Wednesday, March 28, 2012


This is Luke's nemesis:

This kind is even worse because sometimes it turns on when one just walks past it. This REALLY terrifies Luke.

Luke's biggest, most all-encompassing fear is of public restrooms and all that they entail. He hates automatic flushers. A friend of mine taught me a trick to help with this fear: she carries a pad of sticky notes in her diaper bag and slaps one over the sensor so it won't go off and scare her kid to death. Genius! But it isn't just the automatic part that scares Luke. He is scared of the sound of ANY flushing. Even in our own house he runs out of the bathroom with his pants down half the time. He waits until the toilet is done flushing and re-filling and THEN he'll go back and wash his hands.

Public restrooms are ten times scarier (or more) than our house toilet because he doesn't know how the toilet will sound. So he stands in front of the toilet shaking and swearing that he doesn't actually have to go, or that he just wants to go at "Luke's house" or any other number of excuses while I try to calm him down so that he can just try. Figuring out what to do with Micah while I also try to comfort Luke is an adventure all in itself. One time I was helping Luke go to the bathroom at the library. He was shaking. I was rubbing his back and telling him it was okay, swearing the toilet wasn't scary, promising he could do the light switches when he was done. Meanwhile Micah was in the next stall over splashing happily in the toilet. A woman walked in, took one look at the situation, stated emphatically that she'd just come back later, and fled the scene.

Once Luke knows what to expect he does better. He can usually pee in a specific public place again with little problem after he's done it once. So he WILL use the restroom at Martin's grocery store, the library, and a few bathrooms at Colonial Williamsburg. This does not, however, apply to Wal-mart since the bathrooms always have other occupants besides just us. He doesn't know when a toilet will flush, he doesn't know if and when the hand dryers will turn on. He's a nervous wreck in a Wal-mart bathroom. Although things have gotten a lot better since Luke has learned that MOST people will be nice and NOT use a hand dryer if they understand his fear.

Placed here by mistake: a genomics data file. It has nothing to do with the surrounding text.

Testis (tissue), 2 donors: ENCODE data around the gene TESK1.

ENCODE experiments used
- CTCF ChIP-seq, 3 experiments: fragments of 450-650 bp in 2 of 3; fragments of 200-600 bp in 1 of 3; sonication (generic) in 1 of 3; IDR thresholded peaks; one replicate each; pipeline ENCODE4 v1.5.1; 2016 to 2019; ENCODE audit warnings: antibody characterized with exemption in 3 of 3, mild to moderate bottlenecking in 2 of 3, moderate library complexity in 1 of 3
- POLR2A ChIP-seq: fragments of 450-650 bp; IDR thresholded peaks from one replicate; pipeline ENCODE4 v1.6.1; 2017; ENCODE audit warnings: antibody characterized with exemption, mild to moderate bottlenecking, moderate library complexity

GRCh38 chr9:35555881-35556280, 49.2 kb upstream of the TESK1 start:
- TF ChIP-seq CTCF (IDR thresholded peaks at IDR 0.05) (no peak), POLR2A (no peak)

This is how he learned this (to him) most valuable lesson. We were at CW and Micah needed a diaper change. Our regular bathroom at the Governor's Palace was closed, so we had to go to a different one. This bathroom had multiple stalls (we usually go to a family restroom that is an individual room), and it HAD A HAND DRYER. As we went in another woman followed us in also. Luke literally dug in his heels and refused to move. He was trembling. He was crying. I told him that I wouldn't use the hand dryer, but he kept looking to the stall that the woman had entered. He just didn't trust that woman. I explained to Luke that the lady looked very nice and that if we just asked her not to use it, she probably wouldn't do it. Luke took that to heart and ran to her stall door. He stood outside it screaming, "DON'T USE THE HAND DRYER! DON'T USE THE HAND DRYER!" Thank Goodness! She swore that she wouldn't. Then some other ladies came in. Luke ran to them and frantically begged/ shouted "DON'T USE THE HAND DRYER!" Heaven be praised, every single one of those kind old ladies swore to him that they wouldn't use it. And they all began telling stories of their little granddaughter or grandson who was also scared of them...yahta yahta yahta. So now any time we enter a public restroom with a hand dryer, Luke proceeds from stall to stall shouting at every single person NOT TO USE THE HAND DRYER. I am so thankful there are good and understanding people in this world, and especially in Wal-mart. The kind ladies there will stand sentinel while Luke is in his stall and make sure that newcomers know the rule. God bless every single one of them!

In the meantime this is how we are dealing. When we have a string of errands to run, Luke wears a pull-up. When possible I just avoid the scene all together.

And more exciting, perhaps, Luke has started a daily listening therapy with the help of his outpatient OT. He wears special headphones that have AMAZING sound quality and listens to special CDs. The CDs play somewhat distorted classical music that helps him assimilate to certain sound frequencies that bother him. I think it is helping. He is at least more tolerant of the music. When we first started he would tell me that he was "all done listening," after just 5 minutes or so. Now he will listen the full 30 minutes without even complaining. We usually play games while he is listening: Go fish, number dots, blocks. But his very favorite is "Silly Hats" (Cranium-- the adult version-- modified for Luke.)